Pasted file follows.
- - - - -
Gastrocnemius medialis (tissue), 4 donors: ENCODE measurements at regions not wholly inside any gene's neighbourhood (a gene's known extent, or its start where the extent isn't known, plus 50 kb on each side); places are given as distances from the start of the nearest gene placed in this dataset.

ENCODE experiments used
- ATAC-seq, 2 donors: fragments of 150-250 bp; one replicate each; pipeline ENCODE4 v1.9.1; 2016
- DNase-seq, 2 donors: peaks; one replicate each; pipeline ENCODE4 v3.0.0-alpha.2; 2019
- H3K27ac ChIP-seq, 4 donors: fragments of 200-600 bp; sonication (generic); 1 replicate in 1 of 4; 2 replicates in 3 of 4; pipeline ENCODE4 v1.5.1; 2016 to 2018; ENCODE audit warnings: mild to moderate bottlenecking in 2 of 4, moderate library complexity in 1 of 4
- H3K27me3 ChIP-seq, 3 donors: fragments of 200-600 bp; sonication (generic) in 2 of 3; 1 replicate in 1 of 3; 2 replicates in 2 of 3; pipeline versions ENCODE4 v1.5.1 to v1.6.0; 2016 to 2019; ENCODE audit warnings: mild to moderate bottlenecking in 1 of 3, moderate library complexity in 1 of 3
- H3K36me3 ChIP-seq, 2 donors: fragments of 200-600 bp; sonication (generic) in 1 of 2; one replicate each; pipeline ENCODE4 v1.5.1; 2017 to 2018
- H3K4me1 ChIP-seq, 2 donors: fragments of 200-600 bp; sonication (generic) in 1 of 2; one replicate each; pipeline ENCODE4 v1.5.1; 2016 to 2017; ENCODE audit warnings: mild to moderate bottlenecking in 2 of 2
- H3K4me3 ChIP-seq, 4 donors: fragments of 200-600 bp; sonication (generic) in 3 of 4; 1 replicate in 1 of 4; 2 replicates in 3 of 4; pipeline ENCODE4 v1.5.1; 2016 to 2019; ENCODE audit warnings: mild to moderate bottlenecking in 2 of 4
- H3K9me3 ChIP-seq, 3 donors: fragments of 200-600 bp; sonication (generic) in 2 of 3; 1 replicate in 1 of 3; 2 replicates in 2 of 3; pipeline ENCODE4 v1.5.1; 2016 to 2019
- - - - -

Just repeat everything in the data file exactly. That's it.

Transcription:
Gastrocnemius medialis (tissue), 4 donors: ENCODE measurements at regions not wholly inside any gene's neighbourhood (a gene's known extent, or its start where the extent isn't known, plus 50 kb on each side); places are given as distances from the start of the nearest gene placed in this dataset.

ENCODE experiments used
- ATAC-seq, 2 donors: fragments of 150-250 bp; one replicate each; pipeline ENCODE4 v1.9.1; 2016
- DNase-seq, 2 donors: peaks; one replicate each; pipeline ENCODE4 v3.0.0-alpha.2; 2019
- H3K27ac ChIP-seq, 4 donors: fragments of 200-600 bp; sonication (generic); 1 replicate in 1 of 4; 2 replicates in 3 of 4; pipeline ENCODE4 v1.5.1; 2016 to 2018; ENCODE audit warnings: mild to moderate bottlenecking in 2 of 4, moderate library complexity in 1 of 4
- H3K27me3 ChIP-seq, 3 donors: fragments of 200-600 bp; sonication (generic) in 2 of 3; 1 replicate in 1 of 3; 2 replicates in 2 of 3; pipeline versions ENCODE4 v1.5.1 to v1.6.0; 2016 to 2019; ENCODE audit warnings: mild to moderate bottlenecking in 1 of 3, moderate library complexity in 1 of 3
- H3K36me3 ChIP-seq, 2 donors: fragments of 200-600 bp; sonication (generic) in 1 of 2; one replicate each; pipeline ENCODE4 v1.5.1; 2017 to 2018
- H3K4me1 ChIP-seq, 2 donors: fragments of 200-600 bp; sonication (generic) in 1 of 2; one replicate each; pipeline ENCODE4 v1.5.1; 2016 to 2017; ENCODE audit warnings: mild to moderate bottlenecking in 2 of 2
- H3K4me3 ChIP-seq, 4 donors: fragments of 200-600 bp; sonication (generic) in 3 of 4; 1 replicate in 1 of 4; 2 replicates in 3 of 4; pipeline ENCODE4 v1.5.1; 2016 to 2019; ENCODE audit warnings: mild to moderate bottlenecking in 2 of 4
- H3K9me3 ChIP-seq, 3 donors: fragments of 200-600 bp; sonication (generic) in 2 of 3; 1 replicate in 1 of 3; 2 replicates in 2 of 3; pipeline ENCODE4 v1.5.1; 2016 to 2019